On Wednesday, July 17, 2013, a schoolteacher from Georgia was on vacation in Glacier National Park when his sunny stroll to St. Mary Falls was hampered by an afternoon thunderstorm.
The teacher and several other hikers on the trail briskly rushed back toward the safety of their cars along Going-to-the-Sun Road. As the storm intensified, thunder rolled across the valley and lightning flashed. About a mile from the trailhead, a bolt of lightning cracked from the sky and struck the trail ahead. Spooked but not deterred, the teacher forged on.
Moments later, as he rounded a bend, the man from Georgia came upon a truly unsettling sight: two lifeless bodies in the middle of the trail, their boots partially melted from the 50,000-degree bolt of lightning that had just shot from the sky.
There is a 1 in 1.9 million chance you’ll be struck by lightning in your lifetime. Despite those long odds, about 260 people are injured in lightning-related incidents in the United States every year. About 10 percent of those victims are killed, according to data from the National Weather Service. Between 2005 and 2014, three people in Montana were struck and killed by lightning.
The Rocky Mountain states have the highest rate of lightning-related fatalities per capita in the United States, and many of those incidents happen while people are recreating.
July 17, 2013, began like any other summer day in Glacier. Travis Heitmann, a 23-year-old native of Kalispell, and some friends decided to go for a hike on what began as a pleasant, sunny day. A friend from high school, Kinsey Leishman, 23, had just purchased a new digital camera and wanted to try it out. Early that morning, Heitmann, Leishman and an 11-year-old boy Heitmann was mentoring set out for Glacier, making many of the typical stops along the way: Lake McDonald, The Loop and Logan Pass. The trio had originally hoped to hike to the Hidden Lake overlook, but like so many summer days they could not find parking. So the group continued east.
Six miles down the road they pulled up to the St. Mary Falls Trailhead and made the two-mile hike to Virginia Falls. Along the way they stopped to take photos of the surrounding scenery. Overhead, storm clouds began to gather from the east.
At around 4 p.m. the approaching storm turned violent and Heitmann and Leishman decided to return to the safety of the car. As they briskly hiked back, the lightning bolts continued to strike closer to the trail. About a mile or so from the trailhead, a bolt slammed the earth and dropped Heitmann and Leishman instantly. The 11-year-old boy was thrown from the trail. The bolt had struck with enough energy to power a 100-watt light bulb for more than three months.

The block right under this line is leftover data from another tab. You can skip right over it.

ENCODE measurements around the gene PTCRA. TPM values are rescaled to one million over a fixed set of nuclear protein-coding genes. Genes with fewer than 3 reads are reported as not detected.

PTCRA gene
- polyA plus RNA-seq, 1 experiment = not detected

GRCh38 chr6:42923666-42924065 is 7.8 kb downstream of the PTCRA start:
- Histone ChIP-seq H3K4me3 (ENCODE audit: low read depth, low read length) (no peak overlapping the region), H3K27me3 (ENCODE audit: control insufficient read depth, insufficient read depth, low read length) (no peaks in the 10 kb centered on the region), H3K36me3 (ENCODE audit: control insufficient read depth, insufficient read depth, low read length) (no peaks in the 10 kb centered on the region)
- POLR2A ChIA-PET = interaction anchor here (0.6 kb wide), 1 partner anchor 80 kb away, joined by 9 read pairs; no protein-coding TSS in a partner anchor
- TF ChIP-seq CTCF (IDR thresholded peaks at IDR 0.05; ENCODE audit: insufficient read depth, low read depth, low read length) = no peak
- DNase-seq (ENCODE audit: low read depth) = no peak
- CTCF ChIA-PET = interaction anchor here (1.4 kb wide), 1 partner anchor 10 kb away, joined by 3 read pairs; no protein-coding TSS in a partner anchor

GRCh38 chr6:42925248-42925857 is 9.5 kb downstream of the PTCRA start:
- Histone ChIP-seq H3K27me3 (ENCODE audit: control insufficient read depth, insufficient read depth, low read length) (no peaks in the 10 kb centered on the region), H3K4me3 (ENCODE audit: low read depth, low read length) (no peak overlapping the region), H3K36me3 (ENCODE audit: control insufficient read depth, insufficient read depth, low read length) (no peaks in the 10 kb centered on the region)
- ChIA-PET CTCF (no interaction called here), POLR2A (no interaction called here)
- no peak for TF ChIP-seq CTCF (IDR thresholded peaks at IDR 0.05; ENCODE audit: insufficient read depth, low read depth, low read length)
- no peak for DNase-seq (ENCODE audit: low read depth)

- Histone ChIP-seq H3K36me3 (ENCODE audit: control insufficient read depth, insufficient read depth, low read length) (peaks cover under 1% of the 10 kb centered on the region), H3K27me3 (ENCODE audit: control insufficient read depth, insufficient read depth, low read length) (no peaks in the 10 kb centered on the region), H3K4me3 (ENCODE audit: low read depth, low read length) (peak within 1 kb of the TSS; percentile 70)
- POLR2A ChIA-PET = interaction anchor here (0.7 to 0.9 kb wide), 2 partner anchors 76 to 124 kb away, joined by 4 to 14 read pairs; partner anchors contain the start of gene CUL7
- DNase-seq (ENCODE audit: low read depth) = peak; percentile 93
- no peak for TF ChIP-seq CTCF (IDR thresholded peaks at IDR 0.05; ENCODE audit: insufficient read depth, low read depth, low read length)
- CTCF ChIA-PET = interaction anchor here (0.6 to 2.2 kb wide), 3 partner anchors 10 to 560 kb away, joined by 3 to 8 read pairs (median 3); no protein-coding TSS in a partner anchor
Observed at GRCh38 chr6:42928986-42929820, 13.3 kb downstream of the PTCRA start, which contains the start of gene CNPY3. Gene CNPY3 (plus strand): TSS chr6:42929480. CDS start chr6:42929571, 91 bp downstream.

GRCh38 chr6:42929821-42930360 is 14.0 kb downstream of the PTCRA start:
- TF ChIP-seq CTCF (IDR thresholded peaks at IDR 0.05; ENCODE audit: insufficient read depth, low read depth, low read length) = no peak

A minute later, Steven Keith, the schoolteacher from Georgia, came around the corner and saw Heitmann and Leishman. As he looked at the lifeless bodies he noticed another hiker up the trail looking back, panic-stricken. The pair dropped to the trail and started administering CPR.
In an interview a few days later, Keith said when he checked Leishman, she was not breathing but her eyes were open. As he tried to breathe life into the woman, he said he could taste electricity.
As the two hikers tried to resuscitate Heitmann and Leishman, one of them looked off the trail and saw the unconscious 11-year-old. With Leishman breathing on her own again, Keith ran over to help the boy. As he pushed on the boy’s chest he pleaded with him to wake up, even slapping him in the face. A few moments later, the boy started to breathe again. By then, other hikers and park rangers began to arrive. The three victims were placed on stretchers and taken to the Sun Road, where Heitmann and Leishman were loaded onto ambulances and taken to the hospital. The boy was airlifted to Kalispell Regional Medical Center.
Heitmann woke up late that night at KRMC surrounded by family. All three survived their violent interaction with Mother Nature.
“When I woke up everything felt like a dream,” he said.
Heitmann, Leishman and the 11-year-old all spent the next four days in the hospital before being released. Heitmann received multiple burns to his feet that melted his hiking boots, which he kept as a keepsake from that day. Heitmann still sees a specialist for chronic neck pain he received in the lightning strike, but otherwise he has gone on to live a healthy life. Others are not so lucky, and lightning strike victims frequently suffer from long-lasting trauma to the brain and nervous system.
Three years later, Heitmann’s memories of the day are still fuzzy and most of what he recounts from the incident is what was told to him by friends and family. Today, he works as a youth counselor in Kalispell but hopes to use his music degree in the coming years. He also still hikes in Glacier Park, although he keeps a closer eye on the weather.
“After that day in Glacier I decided I needed to do something cool with my life,” he said. “Your life can end in an instant and it’s too precious to waste.”
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